The Drone Industry Presents a Compelling Case for Future Investments
Published on 23 May, 2016
Having evolved at an astonishing pace over the last few years, with a myriad of applications ranging from photography to disaster rescue, the drone industry is set to grow at an equally astonishing rate in the years to come.
2016 saw the unveiling of world’s first autonomous passenger drone — the Ehang 184 AAV (Autonomous Aerial Vehicle). Still in its prototyping stage, the 184 is capable of carrying a payload of up to 220 pounds over a distance of 10 miles with top speed of 60 miles an hour.
The Ehang 184 boasts just one of the many capabilities the drone industry promises to offer, a fact corroborated by the heavy investments that PE funds and Wall Street bellwethers are making in drone development programs. In 2015 alone, the investments received by VC backed drone firms located in Europe, China, the US and Israel skyrocketed to register more than 800%* increase in investments compared with 2014.
Last year, Amazon, America’s biggest e-commerce company, announced trials of its drone delivery system under the Prime Air project.
Furthermore, social networking giant Facebook is exploring options to deliver high-bandwidth Internet connectivity through drones.
These and many other developments have led to an increased focus on the drone industry’s market size.
According to Drones Market Shares, Strategies, and Forecasts, Worldwide, 2016 to 2022, the drone industry would be worth USD 36.9 billion by 2022, up from USD 6.8 billion currently. However, this sum looks meager when compared to a total addressable market of more than USD 100.0* billion estimated by Goldman Sachs over the next five years. In the report titled The Age of The Drone(paywall), Goldman Sachs further states that military applications (65%) would drive the drone market in 2020, followed by commercial applications (19.1%), consumer applications (13.4%) and civil applications (2.5%).
The outlook for the drone industry looks positive.
The US Federal Aviation Administration (FAA) expects drone sales in the US to increase from 2.5 million in 2016 to 7.0 million by 2020*. The FAA has projected hobbyist sales (sales for recreational purposes) to rise from 1.9 million to 4.3 million over 2016–20. Business sales are expected to surge from 0.6 million to 2.7 million over this period. According to the Association for Unmanned Vehicle Systems International, the US economy would gain significantly from the drone technology by 2025* in terms of job creation (100,000 jobs) and economic benefits (USD 82.0 billion).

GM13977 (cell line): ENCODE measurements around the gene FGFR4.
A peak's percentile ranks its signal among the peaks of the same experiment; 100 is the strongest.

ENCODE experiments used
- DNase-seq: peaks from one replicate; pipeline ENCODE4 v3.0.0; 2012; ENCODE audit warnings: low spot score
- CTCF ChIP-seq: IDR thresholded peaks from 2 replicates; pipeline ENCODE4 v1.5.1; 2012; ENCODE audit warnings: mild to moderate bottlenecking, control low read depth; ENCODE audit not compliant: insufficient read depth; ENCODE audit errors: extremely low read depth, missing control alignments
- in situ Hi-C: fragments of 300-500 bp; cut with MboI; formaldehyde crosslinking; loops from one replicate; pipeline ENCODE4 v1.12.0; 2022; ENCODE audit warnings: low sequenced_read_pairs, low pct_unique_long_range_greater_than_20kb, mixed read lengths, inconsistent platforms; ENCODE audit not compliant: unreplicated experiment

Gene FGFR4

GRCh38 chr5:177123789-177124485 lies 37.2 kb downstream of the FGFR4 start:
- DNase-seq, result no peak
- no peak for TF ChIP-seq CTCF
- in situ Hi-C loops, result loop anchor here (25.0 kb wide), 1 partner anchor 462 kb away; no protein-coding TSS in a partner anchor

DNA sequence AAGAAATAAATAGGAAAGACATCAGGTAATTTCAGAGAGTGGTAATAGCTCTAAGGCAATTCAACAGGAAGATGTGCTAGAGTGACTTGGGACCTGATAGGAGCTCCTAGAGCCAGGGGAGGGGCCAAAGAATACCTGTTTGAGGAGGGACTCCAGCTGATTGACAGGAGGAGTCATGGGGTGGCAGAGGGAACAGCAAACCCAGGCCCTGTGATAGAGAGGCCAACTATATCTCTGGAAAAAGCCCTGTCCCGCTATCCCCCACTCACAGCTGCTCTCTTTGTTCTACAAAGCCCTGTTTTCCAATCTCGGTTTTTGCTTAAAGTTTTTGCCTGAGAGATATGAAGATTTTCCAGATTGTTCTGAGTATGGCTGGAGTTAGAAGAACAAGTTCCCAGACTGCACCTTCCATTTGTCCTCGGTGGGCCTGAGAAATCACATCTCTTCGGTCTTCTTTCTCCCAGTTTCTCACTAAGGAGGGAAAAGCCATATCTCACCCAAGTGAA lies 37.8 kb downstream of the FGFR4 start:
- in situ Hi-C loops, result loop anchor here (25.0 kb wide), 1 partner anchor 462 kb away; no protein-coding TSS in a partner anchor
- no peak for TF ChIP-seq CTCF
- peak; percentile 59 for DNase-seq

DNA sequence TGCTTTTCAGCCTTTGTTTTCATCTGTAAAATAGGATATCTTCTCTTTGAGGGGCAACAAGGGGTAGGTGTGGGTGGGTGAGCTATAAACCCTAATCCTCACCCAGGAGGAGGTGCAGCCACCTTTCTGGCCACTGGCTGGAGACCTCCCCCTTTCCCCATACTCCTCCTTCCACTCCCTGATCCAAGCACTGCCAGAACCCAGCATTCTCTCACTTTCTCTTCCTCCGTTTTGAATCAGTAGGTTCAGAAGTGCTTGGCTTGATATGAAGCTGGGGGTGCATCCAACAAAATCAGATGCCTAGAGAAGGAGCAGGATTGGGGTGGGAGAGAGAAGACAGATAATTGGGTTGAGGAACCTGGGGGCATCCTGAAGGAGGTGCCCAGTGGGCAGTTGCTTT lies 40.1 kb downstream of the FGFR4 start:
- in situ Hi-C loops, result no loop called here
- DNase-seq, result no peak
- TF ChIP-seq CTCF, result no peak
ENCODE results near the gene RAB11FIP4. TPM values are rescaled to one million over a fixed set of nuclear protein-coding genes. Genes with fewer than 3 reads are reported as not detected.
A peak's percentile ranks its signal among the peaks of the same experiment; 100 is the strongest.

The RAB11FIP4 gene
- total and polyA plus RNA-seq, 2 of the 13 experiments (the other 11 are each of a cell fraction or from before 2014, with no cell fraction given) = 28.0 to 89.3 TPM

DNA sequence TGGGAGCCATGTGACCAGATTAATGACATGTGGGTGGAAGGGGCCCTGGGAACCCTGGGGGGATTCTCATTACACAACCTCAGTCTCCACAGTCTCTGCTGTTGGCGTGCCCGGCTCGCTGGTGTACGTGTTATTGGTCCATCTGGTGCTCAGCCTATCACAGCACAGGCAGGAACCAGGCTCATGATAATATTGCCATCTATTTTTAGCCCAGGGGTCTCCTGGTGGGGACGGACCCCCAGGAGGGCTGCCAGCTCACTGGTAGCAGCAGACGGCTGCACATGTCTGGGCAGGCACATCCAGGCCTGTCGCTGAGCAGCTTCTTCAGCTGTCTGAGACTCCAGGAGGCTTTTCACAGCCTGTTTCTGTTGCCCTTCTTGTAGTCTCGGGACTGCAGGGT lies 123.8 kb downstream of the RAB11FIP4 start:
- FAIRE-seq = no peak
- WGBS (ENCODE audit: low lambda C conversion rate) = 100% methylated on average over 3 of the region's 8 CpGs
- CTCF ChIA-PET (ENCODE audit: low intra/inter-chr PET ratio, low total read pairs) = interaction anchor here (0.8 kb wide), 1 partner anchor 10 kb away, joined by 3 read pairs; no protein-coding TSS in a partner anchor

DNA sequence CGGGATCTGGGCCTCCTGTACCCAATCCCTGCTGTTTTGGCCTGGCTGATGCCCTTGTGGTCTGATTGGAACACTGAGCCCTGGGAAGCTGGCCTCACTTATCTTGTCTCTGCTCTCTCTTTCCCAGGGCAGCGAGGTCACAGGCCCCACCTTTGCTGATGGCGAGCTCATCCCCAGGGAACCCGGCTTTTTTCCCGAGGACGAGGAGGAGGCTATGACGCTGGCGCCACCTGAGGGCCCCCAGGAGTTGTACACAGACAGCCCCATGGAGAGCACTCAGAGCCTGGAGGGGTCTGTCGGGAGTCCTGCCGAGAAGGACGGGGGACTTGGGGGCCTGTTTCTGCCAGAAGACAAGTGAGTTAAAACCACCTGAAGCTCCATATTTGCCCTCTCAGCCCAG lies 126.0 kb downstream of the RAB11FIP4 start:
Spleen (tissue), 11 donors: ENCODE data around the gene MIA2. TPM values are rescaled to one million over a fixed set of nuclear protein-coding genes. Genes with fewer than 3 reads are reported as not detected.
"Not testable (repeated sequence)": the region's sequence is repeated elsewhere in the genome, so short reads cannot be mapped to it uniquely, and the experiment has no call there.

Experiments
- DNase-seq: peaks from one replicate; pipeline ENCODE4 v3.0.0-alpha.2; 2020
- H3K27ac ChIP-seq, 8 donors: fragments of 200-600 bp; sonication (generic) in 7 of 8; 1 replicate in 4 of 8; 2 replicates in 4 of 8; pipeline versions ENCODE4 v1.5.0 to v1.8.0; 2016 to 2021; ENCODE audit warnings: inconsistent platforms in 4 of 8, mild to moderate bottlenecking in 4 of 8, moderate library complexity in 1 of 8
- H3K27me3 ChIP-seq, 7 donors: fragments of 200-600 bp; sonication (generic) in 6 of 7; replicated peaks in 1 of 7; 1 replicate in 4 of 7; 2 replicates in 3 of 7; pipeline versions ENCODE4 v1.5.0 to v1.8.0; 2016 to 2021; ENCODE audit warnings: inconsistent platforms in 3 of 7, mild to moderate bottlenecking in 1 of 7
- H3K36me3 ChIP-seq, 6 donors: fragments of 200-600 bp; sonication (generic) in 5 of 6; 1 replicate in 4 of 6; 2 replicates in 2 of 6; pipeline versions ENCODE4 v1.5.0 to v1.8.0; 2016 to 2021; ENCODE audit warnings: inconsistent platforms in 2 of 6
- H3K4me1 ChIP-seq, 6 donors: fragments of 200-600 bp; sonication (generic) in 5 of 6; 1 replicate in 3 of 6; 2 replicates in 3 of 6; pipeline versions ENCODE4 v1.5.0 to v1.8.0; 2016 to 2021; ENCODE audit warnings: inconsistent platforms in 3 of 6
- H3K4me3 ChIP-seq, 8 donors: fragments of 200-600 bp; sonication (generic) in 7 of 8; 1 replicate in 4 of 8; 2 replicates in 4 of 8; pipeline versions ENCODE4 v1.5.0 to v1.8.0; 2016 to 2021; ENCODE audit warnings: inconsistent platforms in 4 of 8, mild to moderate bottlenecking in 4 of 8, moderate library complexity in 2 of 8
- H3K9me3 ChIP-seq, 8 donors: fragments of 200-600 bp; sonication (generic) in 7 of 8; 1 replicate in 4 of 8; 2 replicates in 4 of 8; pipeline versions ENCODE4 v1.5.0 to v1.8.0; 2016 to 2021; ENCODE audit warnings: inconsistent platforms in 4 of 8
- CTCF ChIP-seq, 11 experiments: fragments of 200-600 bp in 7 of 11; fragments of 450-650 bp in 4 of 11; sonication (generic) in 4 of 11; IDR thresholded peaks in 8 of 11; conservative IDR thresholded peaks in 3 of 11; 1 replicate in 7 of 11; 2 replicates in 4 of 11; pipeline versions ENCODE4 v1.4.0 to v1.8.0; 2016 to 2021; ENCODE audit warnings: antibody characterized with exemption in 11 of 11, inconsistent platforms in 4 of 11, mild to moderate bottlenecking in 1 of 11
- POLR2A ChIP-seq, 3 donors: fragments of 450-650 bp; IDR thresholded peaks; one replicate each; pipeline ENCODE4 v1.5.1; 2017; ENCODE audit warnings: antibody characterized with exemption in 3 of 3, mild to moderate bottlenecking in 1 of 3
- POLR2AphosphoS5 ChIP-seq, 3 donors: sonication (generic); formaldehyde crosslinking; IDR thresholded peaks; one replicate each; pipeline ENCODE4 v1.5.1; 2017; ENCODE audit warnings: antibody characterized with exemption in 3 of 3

A positive outlook for the drone market has put the spotlight on sectors that stand to benefit from this burgeoning space as well.
A rapidly growing drone industry is expected to benefit four*categories of companies:
- Drone manufacturers
- Drone software developers
- Drone component manufacturers
- Companies involved in services enabled by drones
Among drone manufacturers, the Chinese company DJI is most notable. Often referred as “The Apple of Drones”, DJI sales stand close to USD 1.0 billion, and market analysts already value the company around USD 8.0 billion.
Other major drone manufacturers include Parrot (France) and 3D Robotics (US).
The market for military drones is led by Lockheed Martin, Boeing, and BAE Systems, among others.
At present, the majority of drone software is proprietary in nature, although the use of cross-product solutions is on the rise. Just like the computer revolution gave a boost to companies like Microsoft, Intel and, mobile revolution to Qualcomm, in the same manner component makers of drone are expected to benefit immensely from the rising industry. Moreover, in the services segment, companies like FedEx, UPS, Amazon, and Pizza Hut are already exploring ways to deliver products via drones.
Despite a promising outlook for the drone industry, safety concerns persist over increased drone sightings in the vicinity of aircraft. The FAA reported that between November 2014 and January 2016, more than 1,300 cases* of drone encounters were registered in the US. Reports of drone landings in the White House and other sensitive places have caught the attention of authorities as well.
These concerns forced the FAA to announce regulations for drones in December 2015.
Under the new rules, drone owners are required to register their drones with the FAA if a drone weighs 0.5–55.0 pounds. As per the latest data, about 400,000 drones were registered* with the FAA until mid-March.
Looking forward, it is highly likely that the rules and regulations for drones are going to be more stringent, with other countries establishing their own laws as the drone traffic above their skies thickens. It’s unlikely that such regulations would severely impact sales though, with plenty of legitimate business ventures around the budding drone industry likely to take off.